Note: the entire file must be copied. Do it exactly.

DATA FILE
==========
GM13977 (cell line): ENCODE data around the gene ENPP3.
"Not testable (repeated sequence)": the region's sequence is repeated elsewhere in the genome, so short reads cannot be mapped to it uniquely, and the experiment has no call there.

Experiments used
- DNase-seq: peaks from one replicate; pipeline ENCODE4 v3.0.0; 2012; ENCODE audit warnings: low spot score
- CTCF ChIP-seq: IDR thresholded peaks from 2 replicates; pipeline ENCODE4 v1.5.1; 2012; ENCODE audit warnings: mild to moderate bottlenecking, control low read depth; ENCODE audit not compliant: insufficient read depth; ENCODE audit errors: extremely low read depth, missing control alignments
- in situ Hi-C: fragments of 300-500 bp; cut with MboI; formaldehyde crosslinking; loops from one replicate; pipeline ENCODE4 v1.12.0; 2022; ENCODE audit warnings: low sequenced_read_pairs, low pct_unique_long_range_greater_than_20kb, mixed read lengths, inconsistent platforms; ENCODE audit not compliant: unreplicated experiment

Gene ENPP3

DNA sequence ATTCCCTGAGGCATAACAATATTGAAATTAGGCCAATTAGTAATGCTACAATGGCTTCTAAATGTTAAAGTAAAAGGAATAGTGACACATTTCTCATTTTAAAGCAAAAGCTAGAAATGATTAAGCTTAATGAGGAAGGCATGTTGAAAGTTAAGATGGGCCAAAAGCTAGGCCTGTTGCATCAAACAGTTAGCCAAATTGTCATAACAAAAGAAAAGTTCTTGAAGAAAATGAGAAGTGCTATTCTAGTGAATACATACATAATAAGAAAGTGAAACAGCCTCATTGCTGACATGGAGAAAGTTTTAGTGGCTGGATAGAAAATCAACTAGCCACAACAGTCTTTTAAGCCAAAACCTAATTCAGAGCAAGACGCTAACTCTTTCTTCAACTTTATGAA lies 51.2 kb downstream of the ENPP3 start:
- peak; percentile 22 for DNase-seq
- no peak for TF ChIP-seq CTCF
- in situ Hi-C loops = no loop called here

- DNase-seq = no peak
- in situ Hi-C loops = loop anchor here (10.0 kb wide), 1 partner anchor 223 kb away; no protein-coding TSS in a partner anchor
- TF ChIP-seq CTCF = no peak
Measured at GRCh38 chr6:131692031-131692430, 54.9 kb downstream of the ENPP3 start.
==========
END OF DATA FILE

GM13977 (cell line): ENCODE data around the gene ENPP3.
"Not testable (repeated sequence)": the region's sequence is repeated elsewhere in the genome, so short reads cannot be mapped to it uniquely, and the experiment has no call there.

Experiments used
- DNase-seq: peaks from one replicate; pipeline ENCODE4 v3.0.0; 2012; ENCODE audit warnings: low spot score
- CTCF ChIP-seq: IDR thresholded peaks from 2 replicates; pipeline ENCODE4 v1.5.1; 2012; ENCODE audit warnings: mild to moderate bottlenecking, control low read depth; ENCODE audit not compliant: insufficient read depth; ENCODE audit errors: extremely low read depth, missing control alignments
- in situ Hi-C: fragments of 300-500 bp; cut with MboI; formaldehyde crosslinking; loops from one replicate; pipeline ENCODE4 v1.12.0; 2022; ENCODE audit warnings: low sequenced_read_pairs, low pct_unique_long_range_greater_than_20kb, mixed read lengths, inconsistent platforms; ENCODE audit not compliant: unreplicated experiment

Gene ENPP3

DNA sequence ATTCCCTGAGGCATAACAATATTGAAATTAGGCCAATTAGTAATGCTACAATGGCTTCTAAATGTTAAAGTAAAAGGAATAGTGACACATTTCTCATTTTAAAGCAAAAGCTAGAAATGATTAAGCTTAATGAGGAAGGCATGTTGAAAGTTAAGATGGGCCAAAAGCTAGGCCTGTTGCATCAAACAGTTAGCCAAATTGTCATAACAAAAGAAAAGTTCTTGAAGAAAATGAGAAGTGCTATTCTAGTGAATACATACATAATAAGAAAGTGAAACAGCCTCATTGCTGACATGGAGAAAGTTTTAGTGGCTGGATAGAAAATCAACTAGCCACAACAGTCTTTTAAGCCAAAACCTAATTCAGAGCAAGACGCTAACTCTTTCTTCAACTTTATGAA lies 51.2 kb downstream of the ENPP3 start:
- peak; percentile 22 for DNase-seq
- no peak for TF ChIP-seq CTCF
- in situ Hi-C loops = no loop called here

- DNase-seq = no peak
- in situ Hi-C loops = loop anchor here (10.0 kb wide), 1 partner anchor 223 kb away; no protein-coding TSS in a partner anchor
- TF ChIP-seq CTCF = no peak
Measured at GRCh38 chr6:131692031-131692430, 54.9 kb downstream of the ENPP3 start.